Monday, May 20, 2013

Lincoln (2012)

Abraham Lincoln: [to Ulysses S. Grant] Each of us has made it possible for the other to do terrible things.~from Lincoln (2012)
There is nothing quite like seeing a great actor and a great actress play opposite each other, such as Peter O'Toole and Katherine Hepburn in The Lion and Winter, and now Daniel Day-Lewis and Sally Field in Steven Spielberg's Lincoln. The tragedy which we call the Civil War was a tragedy for every family in America. Few families escaped suffering; the weight of sorrow fell heavily upon the family of Abraham and Mary Lincoln, a fact which the film powerfully demonstrates. Sally Field's Mary appears to embody in one small woman the full measure of loss, of brokenness, of insanity, of divided loyalties which rent America and caused lasting wounds. As the violence which was so much a part of the nature of slavery erupted and overwhelmed a continent, death became more a part of life than life itself for every citizen. The turmoil experienced by the Lincoln family was mirrored in thousands of ways throughout the two enemy nations.

The plot revolves around President Lincoln's struggle to drum up enough votes in congress to ratify the Thirteenth Amendment, which would theoretically bring an end to chattel slavery in America. The document previously published by Lincoln, known as the Emancipation Proclamation, did not free a single slave since it only applied to territory governed by the Confederacy. Lincoln was determined, by fair means or foul, to bring about the new amendment. The movie portrays the several shady characters who use bribery and threats to sway the congressmen into voting for the amendment. Thus the overwhelming message of the film is that the end justifies the means. In praising the workings of democracy, the leading characters were all in agreement that laws may be ignored as long as the cause is just. This raises many questions which still confront us today. In seeking to overthrow unjust laws, such as those which once permitted slavery and those which still permit abortion, to what extent are citizens bound to go? Let us remember that many Americans broke the law in order to rescue individuals from slavery, and for this we praise them. In the purely political sphere, however, graft and corruption win the day. Unfortunately, such methods are used to further unjust agendas as well as those which we deem just.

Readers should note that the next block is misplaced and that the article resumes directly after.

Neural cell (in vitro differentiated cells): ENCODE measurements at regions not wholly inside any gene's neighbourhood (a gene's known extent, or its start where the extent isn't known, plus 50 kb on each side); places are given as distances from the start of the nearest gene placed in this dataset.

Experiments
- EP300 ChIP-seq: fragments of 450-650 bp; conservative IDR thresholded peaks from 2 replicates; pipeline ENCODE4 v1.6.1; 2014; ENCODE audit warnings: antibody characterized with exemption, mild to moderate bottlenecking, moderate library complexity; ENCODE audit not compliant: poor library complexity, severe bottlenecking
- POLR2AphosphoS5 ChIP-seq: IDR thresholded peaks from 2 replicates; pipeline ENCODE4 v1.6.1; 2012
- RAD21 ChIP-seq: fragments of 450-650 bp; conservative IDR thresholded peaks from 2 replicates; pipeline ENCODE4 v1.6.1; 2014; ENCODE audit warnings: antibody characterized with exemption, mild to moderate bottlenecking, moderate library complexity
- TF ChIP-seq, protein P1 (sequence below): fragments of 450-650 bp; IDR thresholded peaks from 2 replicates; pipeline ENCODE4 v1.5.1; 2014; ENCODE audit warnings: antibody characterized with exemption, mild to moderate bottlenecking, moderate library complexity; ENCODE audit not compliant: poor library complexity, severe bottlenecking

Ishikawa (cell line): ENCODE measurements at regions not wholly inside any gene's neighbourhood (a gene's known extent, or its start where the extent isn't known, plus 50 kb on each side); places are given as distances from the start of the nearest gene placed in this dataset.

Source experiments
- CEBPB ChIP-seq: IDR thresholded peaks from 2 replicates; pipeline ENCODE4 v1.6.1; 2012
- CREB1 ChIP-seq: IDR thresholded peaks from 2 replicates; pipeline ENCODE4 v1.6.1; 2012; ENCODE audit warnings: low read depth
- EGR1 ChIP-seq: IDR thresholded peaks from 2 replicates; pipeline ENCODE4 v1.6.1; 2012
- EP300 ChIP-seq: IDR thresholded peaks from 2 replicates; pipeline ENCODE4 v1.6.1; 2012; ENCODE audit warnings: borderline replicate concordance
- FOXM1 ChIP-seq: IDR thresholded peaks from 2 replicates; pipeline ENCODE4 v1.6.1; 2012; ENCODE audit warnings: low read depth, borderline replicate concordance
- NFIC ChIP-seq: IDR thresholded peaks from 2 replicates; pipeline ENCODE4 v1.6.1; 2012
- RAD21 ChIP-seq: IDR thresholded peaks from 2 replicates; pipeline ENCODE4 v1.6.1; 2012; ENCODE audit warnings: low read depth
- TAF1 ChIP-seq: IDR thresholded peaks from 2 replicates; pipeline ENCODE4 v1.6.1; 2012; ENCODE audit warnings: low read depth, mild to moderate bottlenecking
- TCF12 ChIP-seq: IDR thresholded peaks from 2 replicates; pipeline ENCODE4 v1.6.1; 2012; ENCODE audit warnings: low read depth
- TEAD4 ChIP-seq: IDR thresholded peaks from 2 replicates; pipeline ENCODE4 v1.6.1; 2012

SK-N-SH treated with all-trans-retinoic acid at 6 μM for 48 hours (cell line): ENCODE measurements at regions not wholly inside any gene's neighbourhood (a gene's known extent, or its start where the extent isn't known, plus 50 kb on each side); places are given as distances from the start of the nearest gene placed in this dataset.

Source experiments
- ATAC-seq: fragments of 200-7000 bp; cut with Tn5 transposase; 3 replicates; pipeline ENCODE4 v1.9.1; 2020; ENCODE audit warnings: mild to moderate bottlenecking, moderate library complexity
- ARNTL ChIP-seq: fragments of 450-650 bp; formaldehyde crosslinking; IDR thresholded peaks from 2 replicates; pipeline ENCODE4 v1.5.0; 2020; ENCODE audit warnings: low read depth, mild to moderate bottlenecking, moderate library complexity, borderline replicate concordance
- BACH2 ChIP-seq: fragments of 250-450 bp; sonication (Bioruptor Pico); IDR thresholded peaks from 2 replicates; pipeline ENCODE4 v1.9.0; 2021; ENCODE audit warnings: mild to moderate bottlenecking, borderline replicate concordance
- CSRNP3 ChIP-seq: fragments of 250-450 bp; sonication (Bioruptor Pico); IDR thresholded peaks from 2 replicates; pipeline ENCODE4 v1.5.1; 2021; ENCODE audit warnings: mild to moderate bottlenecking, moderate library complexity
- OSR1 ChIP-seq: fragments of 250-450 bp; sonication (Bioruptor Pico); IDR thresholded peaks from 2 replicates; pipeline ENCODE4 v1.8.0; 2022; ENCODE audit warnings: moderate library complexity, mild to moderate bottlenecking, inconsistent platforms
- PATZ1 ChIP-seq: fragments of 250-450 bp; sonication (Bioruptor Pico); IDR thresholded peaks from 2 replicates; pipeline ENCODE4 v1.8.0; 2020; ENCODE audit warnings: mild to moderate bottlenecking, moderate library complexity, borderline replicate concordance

In a film which exudes authenticity there are several errors, according to The Daily Beast:
To be sure, there is no shortage of small historical bloopers in the movie. First Lady Mary Lincoln, for example, never planted herself in the House Gallery to observe the final tally on the amendment. (Michelle Obama may routinely attend the State of the Union address each year, but such a visit would have been unthinkable in 1865.) Nor did congressmen vote by state delegations—a device that conflates the traditions of national political conventions with those of the House of Representatives....

Lincoln’s presidential office was never adorned with a lithographic portrait of William Henry Harrison, of all people, the old Whig president who died in 1841, just a month after delivering the windiest inaugural address on the windiest inaugural day in American history. Lincoln may have given short, unmemorable speeches at countless flag-raising ceremonies in Washington, but never was he ever seen, as he is in the movie, fetching his manuscript from the lining of his top hat, or for that matter using a crank, not a system of ropes, to pull the flag up a pole....